Making the case for legislation to curb junk lawsuits
Gas dealers, rental companies and even your favorite food manufacturers have become targets in Missouri as lawyers troll grocery shelves to find a reason to sue under Missouri’s lax Missouri Merchandising Practices Act (MMPA.) The American Tort Reform Association has compiled a list of such cases in which consumers took home a few dollars, while trial attorneys earned millions.
“A law that was created to protect consumers, the MMPA is now more commonly being used against consumers to make trial attorneys rich,” said Missouri Chamber general counsel Brian Bunten. “Years of erosion of the law has resulted in making many areas of our state, like St. Louis City, a destination for bringing class action lawsuits against employers. This abuse makes it harder for companies to compete in Missouri and increases the cost on many good and services.”
But legislation sponsored by Sen. Ron Richard, Senate Bill 5, would take the law back to its intended consumer-protection mission. The legislation awaits debate by the full Senate.
The MMPA was enacted fifty years ago to prohibit “unfair” or “deceptive” practices in the sale of products and services to consumers. Amendments to the MMPA in the 1970s began to erode the law, including adding a private right of action, which allows personal injury lawyers to recruit supposedly defrauded clients for consumer lawsuits. Additional amendments opened the door for private lawsuits to seek punitive damages, attorneys’ fees, and monstrous class actions.
A 1985 amendment further broadened the scope by declaring that consumer lawsuits could target allegedly unlawful practices outside of Missouri if a Missouri consumer was affected. According to a study by Northwestern University, this change to the MMPA resulted in an astonishing 678 percent rise in reported decisions of consumer fraud claims from 2000 to 2009.
The Regulatory Compliance Provision in Senate Bill 5 has gotten a lot of attention. It is a provision that is in two-thirds of state consumer protection laws which recognize that certain business practices are already specifically regulated by government agencies charged with protecting consumers, and therefore are better litigated under those existing laws.
“With this provision, our courts can rely on well thought-out decisions made by regulatory agencies and decades of guidance from the Federal Trade Commission. It removes the very real risk of a plaintiffs’ lawyer bringing a private lawsuit claiming a business’s action is unfair or misleading when that same action is permitted by a government agency,” said Jennifer Artman, a Missouri attorney who testified in support of Senate Bill 5.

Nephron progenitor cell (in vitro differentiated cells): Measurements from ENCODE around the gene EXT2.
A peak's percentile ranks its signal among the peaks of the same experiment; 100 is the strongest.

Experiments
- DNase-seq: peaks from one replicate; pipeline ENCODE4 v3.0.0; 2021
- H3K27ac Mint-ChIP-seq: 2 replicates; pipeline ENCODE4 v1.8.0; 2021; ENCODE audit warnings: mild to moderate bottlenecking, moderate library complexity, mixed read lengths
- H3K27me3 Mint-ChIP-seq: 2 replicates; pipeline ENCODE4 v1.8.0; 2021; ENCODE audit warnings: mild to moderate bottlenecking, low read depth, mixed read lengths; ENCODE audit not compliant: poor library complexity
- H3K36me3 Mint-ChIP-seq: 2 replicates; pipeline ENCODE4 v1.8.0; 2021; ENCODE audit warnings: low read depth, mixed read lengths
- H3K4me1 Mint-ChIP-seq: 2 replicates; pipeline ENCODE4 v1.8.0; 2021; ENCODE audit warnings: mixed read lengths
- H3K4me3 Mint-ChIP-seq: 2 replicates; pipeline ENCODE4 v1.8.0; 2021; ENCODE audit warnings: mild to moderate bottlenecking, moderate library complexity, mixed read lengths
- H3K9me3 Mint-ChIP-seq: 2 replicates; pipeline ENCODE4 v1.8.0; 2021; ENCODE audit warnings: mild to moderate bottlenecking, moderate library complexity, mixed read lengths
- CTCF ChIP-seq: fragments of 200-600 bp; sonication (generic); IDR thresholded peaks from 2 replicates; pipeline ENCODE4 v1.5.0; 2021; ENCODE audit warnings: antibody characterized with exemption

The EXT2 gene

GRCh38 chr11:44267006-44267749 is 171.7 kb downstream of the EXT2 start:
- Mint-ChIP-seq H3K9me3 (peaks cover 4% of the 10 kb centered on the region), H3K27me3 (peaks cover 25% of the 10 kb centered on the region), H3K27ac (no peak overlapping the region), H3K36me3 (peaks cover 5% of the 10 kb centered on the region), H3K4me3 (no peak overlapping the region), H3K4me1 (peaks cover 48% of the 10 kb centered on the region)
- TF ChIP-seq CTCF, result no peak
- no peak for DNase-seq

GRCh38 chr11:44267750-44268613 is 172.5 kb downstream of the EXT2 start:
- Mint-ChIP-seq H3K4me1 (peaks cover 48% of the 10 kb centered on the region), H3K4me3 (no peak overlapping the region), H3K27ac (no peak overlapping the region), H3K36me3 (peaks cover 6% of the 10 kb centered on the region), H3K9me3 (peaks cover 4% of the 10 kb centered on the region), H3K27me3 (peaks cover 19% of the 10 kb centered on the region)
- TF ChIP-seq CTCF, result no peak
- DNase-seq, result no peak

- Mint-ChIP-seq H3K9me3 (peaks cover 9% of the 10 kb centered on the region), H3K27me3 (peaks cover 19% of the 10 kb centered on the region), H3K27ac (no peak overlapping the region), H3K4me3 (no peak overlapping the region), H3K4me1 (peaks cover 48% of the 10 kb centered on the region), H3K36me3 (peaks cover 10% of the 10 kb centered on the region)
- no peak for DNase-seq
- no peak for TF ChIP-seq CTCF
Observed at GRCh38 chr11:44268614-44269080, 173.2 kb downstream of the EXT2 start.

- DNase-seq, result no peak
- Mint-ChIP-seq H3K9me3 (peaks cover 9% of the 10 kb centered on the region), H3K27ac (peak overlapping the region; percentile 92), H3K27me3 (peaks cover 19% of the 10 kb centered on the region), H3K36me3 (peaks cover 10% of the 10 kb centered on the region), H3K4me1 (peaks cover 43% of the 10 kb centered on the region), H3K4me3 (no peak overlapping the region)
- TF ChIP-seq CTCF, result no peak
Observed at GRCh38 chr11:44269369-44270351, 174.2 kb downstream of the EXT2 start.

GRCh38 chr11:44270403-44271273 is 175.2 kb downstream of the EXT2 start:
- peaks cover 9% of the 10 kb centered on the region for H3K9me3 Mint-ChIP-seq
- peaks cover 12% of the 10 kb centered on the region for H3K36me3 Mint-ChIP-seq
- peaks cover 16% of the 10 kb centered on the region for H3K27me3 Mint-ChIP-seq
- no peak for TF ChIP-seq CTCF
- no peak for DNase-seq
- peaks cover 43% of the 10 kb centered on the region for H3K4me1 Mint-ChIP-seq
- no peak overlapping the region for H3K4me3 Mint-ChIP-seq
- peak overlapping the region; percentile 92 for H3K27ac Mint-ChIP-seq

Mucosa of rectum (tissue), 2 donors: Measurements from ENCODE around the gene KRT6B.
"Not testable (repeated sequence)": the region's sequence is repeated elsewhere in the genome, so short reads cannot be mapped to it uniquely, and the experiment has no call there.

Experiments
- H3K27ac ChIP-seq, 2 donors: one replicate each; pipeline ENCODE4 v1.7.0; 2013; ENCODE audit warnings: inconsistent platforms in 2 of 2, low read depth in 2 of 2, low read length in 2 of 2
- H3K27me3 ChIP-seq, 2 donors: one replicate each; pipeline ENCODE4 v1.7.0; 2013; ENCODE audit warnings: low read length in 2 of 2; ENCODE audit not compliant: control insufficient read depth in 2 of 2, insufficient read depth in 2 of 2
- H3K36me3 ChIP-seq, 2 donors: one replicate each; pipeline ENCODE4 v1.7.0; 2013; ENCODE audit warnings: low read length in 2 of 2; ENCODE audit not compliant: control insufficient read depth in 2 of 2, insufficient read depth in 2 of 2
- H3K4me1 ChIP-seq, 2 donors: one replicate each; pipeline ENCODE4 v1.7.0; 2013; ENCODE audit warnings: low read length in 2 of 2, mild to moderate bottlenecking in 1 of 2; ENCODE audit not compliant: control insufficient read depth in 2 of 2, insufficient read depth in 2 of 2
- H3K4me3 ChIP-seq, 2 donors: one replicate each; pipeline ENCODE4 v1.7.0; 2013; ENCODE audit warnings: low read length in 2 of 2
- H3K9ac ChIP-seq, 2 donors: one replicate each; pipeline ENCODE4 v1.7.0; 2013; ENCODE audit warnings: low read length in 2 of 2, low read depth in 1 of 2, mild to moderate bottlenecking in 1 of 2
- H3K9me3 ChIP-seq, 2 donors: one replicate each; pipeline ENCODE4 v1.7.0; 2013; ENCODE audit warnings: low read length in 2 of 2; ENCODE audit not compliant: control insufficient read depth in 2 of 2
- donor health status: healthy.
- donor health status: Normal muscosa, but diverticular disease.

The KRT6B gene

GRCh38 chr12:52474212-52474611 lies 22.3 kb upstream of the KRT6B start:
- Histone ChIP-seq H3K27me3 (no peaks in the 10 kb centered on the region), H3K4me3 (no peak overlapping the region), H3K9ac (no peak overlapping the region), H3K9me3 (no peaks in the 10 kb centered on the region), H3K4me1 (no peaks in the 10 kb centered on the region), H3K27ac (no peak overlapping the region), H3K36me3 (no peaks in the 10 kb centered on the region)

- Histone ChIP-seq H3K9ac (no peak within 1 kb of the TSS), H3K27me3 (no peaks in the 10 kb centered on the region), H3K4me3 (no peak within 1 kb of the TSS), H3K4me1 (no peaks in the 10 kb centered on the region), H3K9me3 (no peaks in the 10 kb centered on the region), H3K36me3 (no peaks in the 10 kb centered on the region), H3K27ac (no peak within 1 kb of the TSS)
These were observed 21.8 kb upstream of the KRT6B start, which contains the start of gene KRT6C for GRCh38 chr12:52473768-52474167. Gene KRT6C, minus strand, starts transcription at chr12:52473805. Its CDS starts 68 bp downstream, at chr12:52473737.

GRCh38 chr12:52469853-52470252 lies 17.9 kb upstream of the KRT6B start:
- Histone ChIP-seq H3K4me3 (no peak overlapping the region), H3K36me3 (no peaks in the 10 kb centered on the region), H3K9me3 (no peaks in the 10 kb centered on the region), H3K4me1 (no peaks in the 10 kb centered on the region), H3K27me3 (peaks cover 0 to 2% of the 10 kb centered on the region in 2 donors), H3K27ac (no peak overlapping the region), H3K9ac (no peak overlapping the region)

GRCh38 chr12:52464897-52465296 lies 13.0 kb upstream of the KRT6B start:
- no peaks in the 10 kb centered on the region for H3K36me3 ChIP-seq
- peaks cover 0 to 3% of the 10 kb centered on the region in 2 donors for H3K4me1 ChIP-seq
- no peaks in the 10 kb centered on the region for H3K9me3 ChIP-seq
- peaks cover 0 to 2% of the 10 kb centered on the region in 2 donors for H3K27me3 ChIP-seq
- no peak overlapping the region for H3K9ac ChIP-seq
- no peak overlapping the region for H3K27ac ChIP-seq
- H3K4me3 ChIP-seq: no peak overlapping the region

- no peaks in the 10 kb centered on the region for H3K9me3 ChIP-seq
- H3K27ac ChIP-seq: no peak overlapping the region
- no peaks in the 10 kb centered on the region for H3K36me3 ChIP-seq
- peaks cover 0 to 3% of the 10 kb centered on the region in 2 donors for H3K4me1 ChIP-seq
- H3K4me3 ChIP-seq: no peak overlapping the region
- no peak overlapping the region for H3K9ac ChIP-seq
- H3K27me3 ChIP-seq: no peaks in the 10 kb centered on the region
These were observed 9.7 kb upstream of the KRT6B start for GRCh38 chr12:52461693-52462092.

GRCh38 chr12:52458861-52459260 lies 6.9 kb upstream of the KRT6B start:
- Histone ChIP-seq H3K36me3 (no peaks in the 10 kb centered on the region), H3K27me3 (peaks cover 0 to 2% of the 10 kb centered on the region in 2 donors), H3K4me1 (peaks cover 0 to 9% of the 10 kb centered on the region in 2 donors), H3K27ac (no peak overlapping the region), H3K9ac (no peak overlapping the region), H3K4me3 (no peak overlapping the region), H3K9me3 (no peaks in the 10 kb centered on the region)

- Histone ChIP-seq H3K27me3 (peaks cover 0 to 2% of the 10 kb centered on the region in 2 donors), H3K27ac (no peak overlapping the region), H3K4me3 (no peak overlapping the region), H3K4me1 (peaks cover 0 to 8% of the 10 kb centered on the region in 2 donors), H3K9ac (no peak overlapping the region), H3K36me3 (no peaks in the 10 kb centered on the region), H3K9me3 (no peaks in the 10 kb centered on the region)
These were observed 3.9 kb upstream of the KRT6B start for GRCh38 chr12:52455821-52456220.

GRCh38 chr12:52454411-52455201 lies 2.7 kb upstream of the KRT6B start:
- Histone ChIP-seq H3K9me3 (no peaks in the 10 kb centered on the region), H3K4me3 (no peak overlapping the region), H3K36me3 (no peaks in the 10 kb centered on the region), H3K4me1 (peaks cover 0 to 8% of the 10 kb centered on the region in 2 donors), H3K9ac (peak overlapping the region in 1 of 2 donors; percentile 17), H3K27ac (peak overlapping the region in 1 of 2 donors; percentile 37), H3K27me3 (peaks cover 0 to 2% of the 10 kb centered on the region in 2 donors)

Examples of how this provision works in practice
- The Missouri Attorney General has issued advertising regulations under the MMPA that cover such areas as when it is permissible to make price comparisons. Conduct permitted by these regulations would not be the basis of a private MMPA lawsuit.
- Missouri’s Public Service Commission approves electric, gas, and water rates. An MMPA lawsuit claiming that a rate increase was unfair because it was not sufficiently justified by increased costs would be dismissed.
- The Missouri Department of Agriculture regulates the labeling of pet foods. Its regulations permit a pet food seller to designate a product as “100 percent” or “All” of a single ingredient even if it contains water sufficient for processing and trace amounts of preservatives. A court would dismiss an MMPA claim alleging that dog food advertised as 100% beef is deceptive because the product includes a small amount of water and preservatives.
- Similarly, the Department of Agriculture has adopted the definition of “natural” used by the Association of American Feed Control Officials (AAFCO) for pet food advertising. An MMPA lawsuit that alleges pet food is not natural, but meets the Missouri Department of Agriculture regulation, would be dismissed.
- The Missouri Gaming Commission regulates how and where rules and payoff schedules for games must be published. An MMPA lawsuit claiming that a casino committed an unfair or deceptive practice by posting the rules in an insufficiently noticeable location would be dismissed if it was posted in accordance with the MGC’s regulations.
- The FDA approves a prescription drug’s label. The agency also reviews a product advertisement submitted by the manufacturer, finding it is supported by science and consistent with the FDA approval. A MMPA claim alleging that this advertisement misleads doctors to prescribe the drug to patients who would not benefit from it would be dismissed.
- The FDA is currently considering use of the term “natural” on product labeling. If the FDA specifies when it is permissible to use natural and food makers follow the FDA’s standards, lawsuits that allege consumers were nevertheless misled because they had a different understanding of what is natural would be precluded.
Source: American Tort Reform Association